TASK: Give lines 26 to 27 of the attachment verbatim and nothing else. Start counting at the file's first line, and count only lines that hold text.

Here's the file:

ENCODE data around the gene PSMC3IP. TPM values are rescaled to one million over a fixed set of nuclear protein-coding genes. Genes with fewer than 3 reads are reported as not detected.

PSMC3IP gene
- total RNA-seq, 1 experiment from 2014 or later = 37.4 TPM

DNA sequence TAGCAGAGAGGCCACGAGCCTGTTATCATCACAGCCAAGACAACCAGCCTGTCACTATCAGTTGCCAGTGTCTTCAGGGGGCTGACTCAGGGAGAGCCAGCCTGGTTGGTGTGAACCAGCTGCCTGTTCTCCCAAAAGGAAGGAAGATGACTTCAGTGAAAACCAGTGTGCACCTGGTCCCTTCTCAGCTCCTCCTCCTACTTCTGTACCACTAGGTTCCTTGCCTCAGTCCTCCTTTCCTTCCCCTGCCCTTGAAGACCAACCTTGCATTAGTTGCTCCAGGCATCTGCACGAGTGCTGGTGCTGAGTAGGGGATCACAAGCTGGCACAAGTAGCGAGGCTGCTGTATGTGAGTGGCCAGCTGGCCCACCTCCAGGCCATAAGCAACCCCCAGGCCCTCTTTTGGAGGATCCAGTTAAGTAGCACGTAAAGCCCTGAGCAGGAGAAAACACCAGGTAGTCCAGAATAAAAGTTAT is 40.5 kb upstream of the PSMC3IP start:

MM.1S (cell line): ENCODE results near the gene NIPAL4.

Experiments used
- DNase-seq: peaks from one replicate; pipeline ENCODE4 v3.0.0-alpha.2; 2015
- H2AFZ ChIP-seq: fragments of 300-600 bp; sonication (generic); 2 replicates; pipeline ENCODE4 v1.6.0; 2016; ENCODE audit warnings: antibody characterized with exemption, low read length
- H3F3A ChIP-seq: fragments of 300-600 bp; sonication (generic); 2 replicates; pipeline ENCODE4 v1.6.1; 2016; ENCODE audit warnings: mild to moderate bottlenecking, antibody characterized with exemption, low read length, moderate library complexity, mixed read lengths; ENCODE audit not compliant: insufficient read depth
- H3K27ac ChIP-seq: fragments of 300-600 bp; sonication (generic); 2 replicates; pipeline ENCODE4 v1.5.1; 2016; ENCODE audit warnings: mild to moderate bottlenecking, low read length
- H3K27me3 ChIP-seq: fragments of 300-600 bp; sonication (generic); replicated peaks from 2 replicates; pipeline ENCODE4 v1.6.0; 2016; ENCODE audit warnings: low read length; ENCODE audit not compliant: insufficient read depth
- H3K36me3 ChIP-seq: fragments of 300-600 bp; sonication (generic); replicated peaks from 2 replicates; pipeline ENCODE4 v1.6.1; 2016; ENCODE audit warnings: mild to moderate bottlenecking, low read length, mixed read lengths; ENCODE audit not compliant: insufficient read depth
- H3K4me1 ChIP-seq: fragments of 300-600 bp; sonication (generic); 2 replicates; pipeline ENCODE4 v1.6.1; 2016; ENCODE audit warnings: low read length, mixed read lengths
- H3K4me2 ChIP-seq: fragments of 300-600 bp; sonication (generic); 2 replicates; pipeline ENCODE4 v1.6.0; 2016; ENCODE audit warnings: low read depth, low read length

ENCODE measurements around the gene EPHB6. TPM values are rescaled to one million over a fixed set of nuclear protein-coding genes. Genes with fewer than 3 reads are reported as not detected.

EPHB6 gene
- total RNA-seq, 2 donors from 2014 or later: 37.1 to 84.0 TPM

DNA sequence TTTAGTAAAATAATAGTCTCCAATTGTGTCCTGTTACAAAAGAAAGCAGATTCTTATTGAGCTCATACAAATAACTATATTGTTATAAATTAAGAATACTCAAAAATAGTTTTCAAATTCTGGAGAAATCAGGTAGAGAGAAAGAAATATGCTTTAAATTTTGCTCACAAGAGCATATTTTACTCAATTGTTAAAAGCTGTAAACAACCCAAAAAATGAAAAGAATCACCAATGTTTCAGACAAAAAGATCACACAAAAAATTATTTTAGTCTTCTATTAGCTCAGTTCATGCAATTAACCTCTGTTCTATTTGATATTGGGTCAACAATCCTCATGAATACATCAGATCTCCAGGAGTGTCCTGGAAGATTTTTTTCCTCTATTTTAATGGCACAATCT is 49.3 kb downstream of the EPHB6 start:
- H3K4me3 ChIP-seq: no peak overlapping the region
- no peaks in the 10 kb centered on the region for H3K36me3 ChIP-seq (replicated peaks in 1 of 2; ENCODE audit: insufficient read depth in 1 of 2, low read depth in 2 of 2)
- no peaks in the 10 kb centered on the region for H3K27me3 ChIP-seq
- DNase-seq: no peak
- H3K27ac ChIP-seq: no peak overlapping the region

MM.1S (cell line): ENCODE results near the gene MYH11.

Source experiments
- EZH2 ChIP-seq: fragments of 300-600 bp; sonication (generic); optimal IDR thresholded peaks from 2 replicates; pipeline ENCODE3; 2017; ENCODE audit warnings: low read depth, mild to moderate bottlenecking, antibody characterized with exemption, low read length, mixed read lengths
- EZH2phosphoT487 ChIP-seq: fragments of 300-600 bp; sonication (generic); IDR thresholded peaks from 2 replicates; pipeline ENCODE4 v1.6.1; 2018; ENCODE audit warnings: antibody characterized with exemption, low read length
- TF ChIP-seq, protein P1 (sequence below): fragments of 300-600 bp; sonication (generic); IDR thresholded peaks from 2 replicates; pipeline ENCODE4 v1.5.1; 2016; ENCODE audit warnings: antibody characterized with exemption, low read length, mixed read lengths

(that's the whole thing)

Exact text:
- EZH2 ChIP-seq: fragments of 300-600 bp; sonication (generic); optimal IDR thresholded peaks from 2 replicates; pipeline ENCODE3; 2017; ENCODE audit warnings: low read depth, mild to moderate bottlenecking, antibody characterized with exemption, low read length, mixed read lengths
- EZH2phosphoT487 ChIP-seq: fragments of 300-600 bp; sonication (generic); IDR thresholded peaks from 2 replicates; pipeline ENCODE4 v1.6.1; 2018; ENCODE audit warnings: antibody characterized with exemption, low read length